CODIS databases exist at the local, state, and national levels. This tiered architecture allows crime laboratories to control their own data—each laboratory decides which profiles it will share with the rest of the country. As of 2006, approximately 180 laboratories in all 50 states participate in CODIS. At the national level, the National DNA Index System, or NDIS, is operated by the FBI at an undisclosed location.
Relative size 
As of October 2007, CODIS held 194,785 forensic profiles and 5,070,473 offender profiles, making it the largest DNA database in the world, surpassing the United Kingdom National DNA Database, which consisted of an estimated 3,976,090 profiles as of June 2007. By January 2013, CODIS had produced over 200,300 hits, assisting in more than 192,400 investigations.
As of January 2013, the National DNA Index (NDIS) contained over 10,142,600 offender profiles, 1,362,800 arrestee profiles and 472,500 forensic profiles. 
The growing public approval of DNA databases has seen the creation and expansion of many states' own DNA databases. California currently maintains the third largest DNA database in the world. Political measures such as California Proposition 69 (2004), which increased the scope of the DNA database, have already met with a significant increase in numbers of investigations aided.
In order to decrease the number of irrelevant matches at NDIS, the Convicted Offender Index requires all 13 CODIS STRs to be present for a profile upload. Forensic profiles only require 10 of the STRs to be present for an upload.
Privacy concerns 
The CODIS database originally was primarily used to collect DNA of convicted sex offenders. Over time, this has expanded. Currently all fifty states have mandatory DNA collection from certain felony offenses such as sexual assault and homicide. Other states have gone further in collecting DNA samples from juveniles and all suspects arrested. In California, as a result of Proposition 69 in 2004, all suspects arrested for a felony, as well as some individuals convicted of misdemeanors, will have their DNA collected starting in 2009. In addition to this, all members of the US Armed Services who are convicted at a Special court martial and above are ordered to provide DNA samples, even if their crime has no civilian equivalent (for example adultery).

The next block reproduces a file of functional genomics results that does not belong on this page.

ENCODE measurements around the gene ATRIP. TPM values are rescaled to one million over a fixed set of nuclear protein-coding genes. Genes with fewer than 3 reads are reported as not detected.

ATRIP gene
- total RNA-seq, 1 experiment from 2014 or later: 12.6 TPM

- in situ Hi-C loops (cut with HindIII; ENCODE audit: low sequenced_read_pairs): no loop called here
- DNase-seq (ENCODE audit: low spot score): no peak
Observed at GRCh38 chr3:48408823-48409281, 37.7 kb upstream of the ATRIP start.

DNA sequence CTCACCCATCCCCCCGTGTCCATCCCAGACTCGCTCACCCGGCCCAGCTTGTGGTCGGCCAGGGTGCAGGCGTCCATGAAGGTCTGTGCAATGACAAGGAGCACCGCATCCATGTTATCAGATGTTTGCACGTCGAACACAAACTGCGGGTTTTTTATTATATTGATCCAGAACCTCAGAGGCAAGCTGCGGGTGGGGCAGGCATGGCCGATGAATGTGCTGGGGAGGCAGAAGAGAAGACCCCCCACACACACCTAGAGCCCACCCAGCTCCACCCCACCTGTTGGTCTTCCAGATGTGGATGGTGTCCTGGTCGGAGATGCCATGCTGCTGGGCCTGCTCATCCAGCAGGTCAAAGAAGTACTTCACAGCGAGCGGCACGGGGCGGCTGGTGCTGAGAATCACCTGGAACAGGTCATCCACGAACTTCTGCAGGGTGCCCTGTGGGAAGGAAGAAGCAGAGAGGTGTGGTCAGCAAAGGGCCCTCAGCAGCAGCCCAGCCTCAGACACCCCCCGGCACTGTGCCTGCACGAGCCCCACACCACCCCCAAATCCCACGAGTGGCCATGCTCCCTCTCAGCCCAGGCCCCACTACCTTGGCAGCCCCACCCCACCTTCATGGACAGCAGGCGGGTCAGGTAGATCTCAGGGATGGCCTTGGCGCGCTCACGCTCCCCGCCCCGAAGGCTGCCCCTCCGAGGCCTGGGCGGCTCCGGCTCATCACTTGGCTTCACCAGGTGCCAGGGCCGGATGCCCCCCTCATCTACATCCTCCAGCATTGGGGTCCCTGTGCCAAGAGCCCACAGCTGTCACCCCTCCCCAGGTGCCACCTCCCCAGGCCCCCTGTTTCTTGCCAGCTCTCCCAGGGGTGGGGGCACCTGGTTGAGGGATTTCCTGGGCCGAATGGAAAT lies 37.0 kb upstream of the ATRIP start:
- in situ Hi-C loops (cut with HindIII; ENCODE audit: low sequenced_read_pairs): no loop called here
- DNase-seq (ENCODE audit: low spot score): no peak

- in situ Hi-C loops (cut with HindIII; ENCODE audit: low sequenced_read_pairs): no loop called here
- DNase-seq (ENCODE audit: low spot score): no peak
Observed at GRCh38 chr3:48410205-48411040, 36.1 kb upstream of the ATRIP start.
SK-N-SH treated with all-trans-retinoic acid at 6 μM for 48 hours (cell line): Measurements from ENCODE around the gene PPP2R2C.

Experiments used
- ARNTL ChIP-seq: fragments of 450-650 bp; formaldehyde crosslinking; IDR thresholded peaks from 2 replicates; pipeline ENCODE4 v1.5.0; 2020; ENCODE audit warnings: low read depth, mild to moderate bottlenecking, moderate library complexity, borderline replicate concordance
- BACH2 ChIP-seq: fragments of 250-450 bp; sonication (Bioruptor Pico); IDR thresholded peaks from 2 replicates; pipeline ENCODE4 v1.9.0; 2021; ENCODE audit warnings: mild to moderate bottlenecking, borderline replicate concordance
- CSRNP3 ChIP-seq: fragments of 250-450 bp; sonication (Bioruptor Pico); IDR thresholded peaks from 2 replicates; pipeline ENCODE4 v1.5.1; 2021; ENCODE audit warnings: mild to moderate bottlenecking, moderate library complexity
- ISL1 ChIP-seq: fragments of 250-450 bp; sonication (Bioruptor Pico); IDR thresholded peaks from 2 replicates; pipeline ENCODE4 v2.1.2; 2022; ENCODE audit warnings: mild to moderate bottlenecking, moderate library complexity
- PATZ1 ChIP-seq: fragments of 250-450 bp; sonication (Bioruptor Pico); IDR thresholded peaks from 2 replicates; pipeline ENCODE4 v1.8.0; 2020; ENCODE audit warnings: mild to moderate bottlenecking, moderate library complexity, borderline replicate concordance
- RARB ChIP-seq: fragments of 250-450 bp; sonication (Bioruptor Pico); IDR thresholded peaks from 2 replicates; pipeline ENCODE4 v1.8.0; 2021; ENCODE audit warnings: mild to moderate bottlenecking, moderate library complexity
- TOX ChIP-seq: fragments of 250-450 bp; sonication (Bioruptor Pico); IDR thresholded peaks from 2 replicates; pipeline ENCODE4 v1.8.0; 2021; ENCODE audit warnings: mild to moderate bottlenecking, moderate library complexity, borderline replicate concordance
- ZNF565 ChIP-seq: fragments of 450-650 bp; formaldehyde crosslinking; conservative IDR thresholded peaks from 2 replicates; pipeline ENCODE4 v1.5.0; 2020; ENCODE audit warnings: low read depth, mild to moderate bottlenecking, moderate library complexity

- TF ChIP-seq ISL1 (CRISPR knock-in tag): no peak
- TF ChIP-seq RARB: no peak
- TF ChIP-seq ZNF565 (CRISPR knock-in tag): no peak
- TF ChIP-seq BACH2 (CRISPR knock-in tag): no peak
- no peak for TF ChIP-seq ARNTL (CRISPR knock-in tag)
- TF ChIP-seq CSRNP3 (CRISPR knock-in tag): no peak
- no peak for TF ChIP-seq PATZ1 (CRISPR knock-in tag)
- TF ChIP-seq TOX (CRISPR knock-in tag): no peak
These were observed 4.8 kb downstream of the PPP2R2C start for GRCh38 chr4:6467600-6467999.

Currently, the ACLU is concerned with the increased use of collecting DNA from arrested suspects rather than DNA testing for convicted felons. Along with the ACLU, civil libertarians oppose the use of a DNA database for privacy concerns as well as possible institutionalized discrimination policies in collection.
In popular culture 
In forensics television series such as CSI, Bones, NCIS, Numb3rs, Criminal Minds, Law & Order: SVU, Rizzoli & Isles and Dexter, the investigators often match DNA with the CODIS database. These media representations have had a considerable effect on how members of the public, but also professionals within the criminal justice system, and even prisoners, view the utility of DNA databases. 
See also 
- "Mission". Fbi.gov. Retrieved September 18, 2011.
- "learn about dna : glossary : CODIS markers". Dnaconsultants.com. Retrieved September 18, 2011.
- USA (August 26, 2011). "Association of the tyrosine hydroxylase gene polymorphism with schizophrenia in the population of central Poland". Ncbi.nlm.nih.gov. Retrieved September 18, 2011.
- CODIS – National DNA Index System
- Department of the Official Report (Hansard), House of Commons, Westminster. "House of Commons Hansard Written Answers for 20 Jun 2007 (pt 0037)". Publications.parliament.uk. Retrieved September 18, 2011.
- . Machado H, Prainsack B (2012): Tracing Technologies: Prisoners’ Views in the Era of CSI. Farnham: Ashgate.
- CODIS homepage
- "ACLU Warns of Privacy Abuses in Government Plan to Expand DNA Databases". ACLU. March 1, 1999.
- A Not So Perfect Match, CBS, 2007
- "Anne Pressly: Detailed Cases and Informed Opinions On DNA". December 4, 2008.
- "DNA didn't prove anything, as it only had five points out of 13. Juror Explains Verdict In Double Murder". November 13, 2008. (As of 20111024, this appears to be a dead link.)